What’s my problem, then?  Easy: Hari completely dismisses the biological causes of depression, issues that legitimately may require depression to address.  While much research needs to be done on the specific biological components of depression, it is clear that there is a biological component. To dismiss that – and to thus dismiss biologically based treatments – is problematic and pseudo-scientific.  I have real issues with that, and I think that Hari is being disingenuous at best – and dangerous at worst – with this type of advocacy.

But.

Hari makes other, very persuasive arguments – ones that ring true, in my mind.  The one that hit me the most was these: The social element of mental illness.  Hari goes through a series of arguments about how our society is making us sicker: We have lost our connections to each other as we are busier and get more absorbed in our various electronic devices.  We are bombarded by “junk values,” that encourage materialism over intrinsic values and real connection to people.  We live in a sick world – last week’s news from Parkland is a great example – that make us depressed.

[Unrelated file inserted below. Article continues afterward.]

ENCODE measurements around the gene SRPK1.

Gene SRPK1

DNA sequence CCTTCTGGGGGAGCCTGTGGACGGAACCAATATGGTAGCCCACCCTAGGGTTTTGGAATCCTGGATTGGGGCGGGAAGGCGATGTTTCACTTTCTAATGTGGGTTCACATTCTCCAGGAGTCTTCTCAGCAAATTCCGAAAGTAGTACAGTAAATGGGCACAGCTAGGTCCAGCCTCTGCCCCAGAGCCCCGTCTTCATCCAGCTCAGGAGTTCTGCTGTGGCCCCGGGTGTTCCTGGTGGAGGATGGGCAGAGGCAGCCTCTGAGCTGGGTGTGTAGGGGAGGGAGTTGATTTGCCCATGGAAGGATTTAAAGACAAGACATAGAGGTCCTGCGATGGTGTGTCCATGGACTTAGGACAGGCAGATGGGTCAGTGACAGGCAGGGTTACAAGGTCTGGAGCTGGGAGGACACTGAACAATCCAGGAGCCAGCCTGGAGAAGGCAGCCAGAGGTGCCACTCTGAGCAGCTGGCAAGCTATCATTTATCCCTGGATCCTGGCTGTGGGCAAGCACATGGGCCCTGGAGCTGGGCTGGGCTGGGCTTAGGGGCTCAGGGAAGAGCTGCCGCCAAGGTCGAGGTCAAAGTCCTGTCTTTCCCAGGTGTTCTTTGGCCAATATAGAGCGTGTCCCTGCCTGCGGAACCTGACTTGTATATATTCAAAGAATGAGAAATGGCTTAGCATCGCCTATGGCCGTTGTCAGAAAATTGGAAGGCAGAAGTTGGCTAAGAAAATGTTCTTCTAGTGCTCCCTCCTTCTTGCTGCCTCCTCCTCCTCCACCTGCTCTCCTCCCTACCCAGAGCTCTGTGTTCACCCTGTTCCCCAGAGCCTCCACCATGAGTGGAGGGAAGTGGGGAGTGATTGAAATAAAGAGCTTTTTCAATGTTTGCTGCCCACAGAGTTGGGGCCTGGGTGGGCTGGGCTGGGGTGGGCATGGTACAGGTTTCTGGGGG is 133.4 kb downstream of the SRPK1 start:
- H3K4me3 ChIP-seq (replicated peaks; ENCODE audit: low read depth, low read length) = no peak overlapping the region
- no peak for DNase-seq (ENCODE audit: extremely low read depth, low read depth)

This much really made sense to me, and if this advice was taken by all of us, could be transformative.  Society’s obligation to deal with the mentally ill has to do with much more than just treating biological and psychological causes of mental illness – we have to address the social ones as well.

Anyway, is the book worth the read? In my opinion, yeah.  I think you have to read it with an entire shaker of salt, and keep in mind that some of what Hari says isn’t supported by science.  But much of it is, and hopefully, you can read between the lines, find the things that work for you and go from there.